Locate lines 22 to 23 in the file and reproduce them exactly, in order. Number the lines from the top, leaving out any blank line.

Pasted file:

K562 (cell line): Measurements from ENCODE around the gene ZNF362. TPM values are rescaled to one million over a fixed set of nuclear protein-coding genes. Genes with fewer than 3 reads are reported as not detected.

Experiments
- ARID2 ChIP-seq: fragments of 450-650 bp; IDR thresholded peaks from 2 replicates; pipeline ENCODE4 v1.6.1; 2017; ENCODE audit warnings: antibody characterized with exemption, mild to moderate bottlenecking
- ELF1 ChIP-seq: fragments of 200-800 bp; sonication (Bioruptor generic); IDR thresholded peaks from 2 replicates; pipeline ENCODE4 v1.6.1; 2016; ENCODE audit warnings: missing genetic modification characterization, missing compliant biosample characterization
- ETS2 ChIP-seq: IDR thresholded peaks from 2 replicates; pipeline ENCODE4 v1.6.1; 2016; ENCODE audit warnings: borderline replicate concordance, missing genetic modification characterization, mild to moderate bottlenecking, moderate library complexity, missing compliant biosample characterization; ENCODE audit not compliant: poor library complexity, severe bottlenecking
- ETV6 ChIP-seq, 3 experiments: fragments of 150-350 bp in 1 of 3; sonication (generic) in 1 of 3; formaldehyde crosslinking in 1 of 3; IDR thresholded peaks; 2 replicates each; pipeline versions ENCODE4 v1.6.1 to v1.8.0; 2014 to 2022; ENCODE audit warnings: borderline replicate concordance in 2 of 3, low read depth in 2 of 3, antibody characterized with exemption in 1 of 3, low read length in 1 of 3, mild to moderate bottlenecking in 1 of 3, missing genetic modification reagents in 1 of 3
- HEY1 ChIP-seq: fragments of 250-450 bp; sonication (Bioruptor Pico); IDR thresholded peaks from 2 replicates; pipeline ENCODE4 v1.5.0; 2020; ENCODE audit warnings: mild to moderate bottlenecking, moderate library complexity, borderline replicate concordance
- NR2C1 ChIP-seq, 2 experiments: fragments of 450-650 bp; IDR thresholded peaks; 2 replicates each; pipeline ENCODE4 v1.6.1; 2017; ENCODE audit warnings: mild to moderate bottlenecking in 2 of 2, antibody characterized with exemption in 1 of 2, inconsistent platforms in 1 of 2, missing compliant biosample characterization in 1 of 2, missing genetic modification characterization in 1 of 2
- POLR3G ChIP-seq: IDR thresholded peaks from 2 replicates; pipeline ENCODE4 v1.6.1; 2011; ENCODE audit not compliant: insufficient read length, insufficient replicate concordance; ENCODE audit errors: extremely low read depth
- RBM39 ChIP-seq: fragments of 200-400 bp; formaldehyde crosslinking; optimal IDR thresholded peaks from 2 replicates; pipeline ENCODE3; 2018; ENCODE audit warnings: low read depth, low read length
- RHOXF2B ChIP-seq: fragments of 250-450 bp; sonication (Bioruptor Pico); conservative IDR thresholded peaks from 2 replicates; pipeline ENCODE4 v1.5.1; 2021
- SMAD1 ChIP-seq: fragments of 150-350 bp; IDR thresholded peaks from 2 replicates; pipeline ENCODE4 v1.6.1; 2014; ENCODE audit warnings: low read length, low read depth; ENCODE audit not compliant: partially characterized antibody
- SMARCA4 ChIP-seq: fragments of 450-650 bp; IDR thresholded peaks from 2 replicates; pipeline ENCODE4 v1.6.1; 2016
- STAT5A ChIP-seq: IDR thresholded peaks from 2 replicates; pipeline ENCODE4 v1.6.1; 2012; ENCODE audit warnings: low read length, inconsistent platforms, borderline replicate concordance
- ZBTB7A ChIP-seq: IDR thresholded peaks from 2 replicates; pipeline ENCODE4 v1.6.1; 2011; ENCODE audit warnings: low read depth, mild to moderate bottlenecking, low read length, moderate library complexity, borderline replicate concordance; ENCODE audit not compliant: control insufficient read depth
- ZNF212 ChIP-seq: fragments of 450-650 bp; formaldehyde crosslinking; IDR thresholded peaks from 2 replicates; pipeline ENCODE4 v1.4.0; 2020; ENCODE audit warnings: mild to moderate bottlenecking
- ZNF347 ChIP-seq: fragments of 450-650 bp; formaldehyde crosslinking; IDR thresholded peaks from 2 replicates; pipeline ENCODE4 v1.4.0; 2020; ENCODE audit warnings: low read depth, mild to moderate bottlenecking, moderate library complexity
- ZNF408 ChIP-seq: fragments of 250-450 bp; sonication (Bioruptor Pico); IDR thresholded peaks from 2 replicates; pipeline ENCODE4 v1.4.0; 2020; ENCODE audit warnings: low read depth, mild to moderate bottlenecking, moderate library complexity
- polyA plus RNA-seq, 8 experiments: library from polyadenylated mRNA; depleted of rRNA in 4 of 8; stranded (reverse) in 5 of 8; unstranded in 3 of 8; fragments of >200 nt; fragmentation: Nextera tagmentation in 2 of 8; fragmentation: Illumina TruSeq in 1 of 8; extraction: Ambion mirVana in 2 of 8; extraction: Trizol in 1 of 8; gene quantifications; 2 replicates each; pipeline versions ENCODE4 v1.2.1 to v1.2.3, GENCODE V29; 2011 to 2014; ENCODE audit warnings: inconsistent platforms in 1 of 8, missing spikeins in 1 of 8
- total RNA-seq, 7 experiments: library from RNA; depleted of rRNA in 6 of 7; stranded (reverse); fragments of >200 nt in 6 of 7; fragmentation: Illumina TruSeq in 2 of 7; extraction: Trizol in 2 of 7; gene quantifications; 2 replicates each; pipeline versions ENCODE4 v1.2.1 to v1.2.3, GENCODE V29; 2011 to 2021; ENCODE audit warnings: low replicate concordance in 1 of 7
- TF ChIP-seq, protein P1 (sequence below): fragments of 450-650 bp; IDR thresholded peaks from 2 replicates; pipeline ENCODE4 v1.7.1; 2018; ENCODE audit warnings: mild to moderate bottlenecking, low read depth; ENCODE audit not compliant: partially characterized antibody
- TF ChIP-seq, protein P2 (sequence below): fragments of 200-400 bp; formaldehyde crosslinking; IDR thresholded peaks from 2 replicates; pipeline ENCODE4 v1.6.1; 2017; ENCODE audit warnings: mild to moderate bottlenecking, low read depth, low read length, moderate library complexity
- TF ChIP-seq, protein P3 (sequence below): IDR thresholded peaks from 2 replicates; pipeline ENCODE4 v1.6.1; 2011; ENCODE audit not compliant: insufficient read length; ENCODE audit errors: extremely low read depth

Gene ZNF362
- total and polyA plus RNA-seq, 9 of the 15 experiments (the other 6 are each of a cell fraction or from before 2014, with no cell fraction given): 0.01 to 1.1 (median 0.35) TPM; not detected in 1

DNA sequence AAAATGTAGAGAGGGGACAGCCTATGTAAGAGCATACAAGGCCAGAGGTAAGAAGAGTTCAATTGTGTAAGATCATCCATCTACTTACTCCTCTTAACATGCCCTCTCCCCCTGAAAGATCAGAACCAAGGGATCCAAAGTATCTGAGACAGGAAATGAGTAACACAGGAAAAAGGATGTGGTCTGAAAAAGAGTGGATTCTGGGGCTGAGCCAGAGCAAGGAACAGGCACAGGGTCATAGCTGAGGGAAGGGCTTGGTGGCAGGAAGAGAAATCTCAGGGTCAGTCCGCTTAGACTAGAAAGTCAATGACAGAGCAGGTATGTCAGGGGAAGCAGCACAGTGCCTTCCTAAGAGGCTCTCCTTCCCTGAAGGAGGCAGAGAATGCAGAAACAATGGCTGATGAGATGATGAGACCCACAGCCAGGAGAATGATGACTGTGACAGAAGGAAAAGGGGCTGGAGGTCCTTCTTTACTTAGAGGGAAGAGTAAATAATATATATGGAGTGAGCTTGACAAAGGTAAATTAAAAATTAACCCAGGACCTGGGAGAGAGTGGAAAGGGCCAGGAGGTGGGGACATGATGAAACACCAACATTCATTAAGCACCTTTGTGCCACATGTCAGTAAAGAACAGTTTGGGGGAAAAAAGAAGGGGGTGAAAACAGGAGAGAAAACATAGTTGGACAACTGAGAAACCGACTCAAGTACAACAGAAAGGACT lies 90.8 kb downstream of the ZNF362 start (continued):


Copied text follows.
- TF ChIP-seq, protein P2 (sequence below): fragments of 200-400 bp; formaldehyde crosslinking; IDR thresholded peaks from 2 replicates; pipeline ENCODE4 v1.6.1; 2017; ENCODE audit warnings: mild to moderate bottlenecking, low read depth, low read length, moderate library complexity
- TF ChIP-seq, protein P3 (sequence below): IDR thresholded peaks from 2 replicates; pipeline ENCODE4 v1.6.1; 2011; ENCODE audit not compliant: insufficient read length; ENCODE audit errors: extremely low read depth